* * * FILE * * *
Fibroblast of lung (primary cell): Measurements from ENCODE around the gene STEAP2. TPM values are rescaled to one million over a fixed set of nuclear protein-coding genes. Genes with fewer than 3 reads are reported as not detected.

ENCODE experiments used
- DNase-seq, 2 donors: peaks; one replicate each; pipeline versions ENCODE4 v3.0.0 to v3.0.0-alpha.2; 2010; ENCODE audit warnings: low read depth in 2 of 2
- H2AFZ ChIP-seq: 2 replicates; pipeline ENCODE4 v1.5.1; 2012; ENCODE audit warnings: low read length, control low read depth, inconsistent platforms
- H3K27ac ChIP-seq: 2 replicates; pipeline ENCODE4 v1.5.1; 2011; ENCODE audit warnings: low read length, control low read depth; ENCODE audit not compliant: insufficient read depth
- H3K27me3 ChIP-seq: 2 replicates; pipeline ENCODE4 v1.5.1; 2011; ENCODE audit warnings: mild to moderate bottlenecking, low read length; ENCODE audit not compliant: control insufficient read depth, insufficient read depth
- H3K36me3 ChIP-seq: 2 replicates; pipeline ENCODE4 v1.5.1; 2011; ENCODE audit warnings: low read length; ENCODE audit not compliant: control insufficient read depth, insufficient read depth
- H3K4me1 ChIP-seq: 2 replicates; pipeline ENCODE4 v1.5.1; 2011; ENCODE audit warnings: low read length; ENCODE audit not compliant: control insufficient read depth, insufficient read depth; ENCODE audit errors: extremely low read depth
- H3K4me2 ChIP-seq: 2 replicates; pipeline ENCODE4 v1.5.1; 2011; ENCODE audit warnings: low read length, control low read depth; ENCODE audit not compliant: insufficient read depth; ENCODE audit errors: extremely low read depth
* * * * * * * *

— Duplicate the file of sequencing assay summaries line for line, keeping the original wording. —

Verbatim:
Fibroblast of lung (primary cell): Measurements from ENCODE around the gene STEAP2. TPM values are rescaled to one million over a fixed set of nuclear protein-coding genes. Genes with fewer than 3 reads are reported as not detected.

ENCODE experiments used
- DNase-seq, 2 donors: peaks; one replicate each; pipeline versions ENCODE4 v3.0.0 to v3.0.0-alpha.2; 2010; ENCODE audit warnings: low read depth in 2 of 2
- H2AFZ ChIP-seq: 2 replicates; pipeline ENCODE4 v1.5.1; 2012; ENCODE audit warnings: low read length, control low read depth, inconsistent platforms
- H3K27ac ChIP-seq: 2 replicates; pipeline ENCODE4 v1.5.1; 2011; ENCODE audit warnings: low read length, control low read depth; ENCODE audit not compliant: insufficient read depth
- H3K27me3 ChIP-seq: 2 replicates; pipeline ENCODE4 v1.5.1; 2011; ENCODE audit warnings: mild to moderate bottlenecking, low read length; ENCODE audit not compliant: control insufficient read depth, insufficient read depth
- H3K36me3 ChIP-seq: 2 replicates; pipeline ENCODE4 v1.5.1; 2011; ENCODE audit warnings: low read length; ENCODE audit not compliant: control insufficient read depth, insufficient read depth
- H3K4me1 ChIP-seq: 2 replicates; pipeline ENCODE4 v1.5.1; 2011; ENCODE audit warnings: low read length; ENCODE audit not compliant: control insufficient read depth, insufficient read depth; ENCODE audit errors: extremely low read depth
- H3K4me2 ChIP-seq: 2 replicates; pipeline ENCODE4 v1.5.1; 2011; ENCODE audit warnings: low read length, control low read depth; ENCODE audit not compliant: insufficient read depth; ENCODE audit errors: extremely low read depth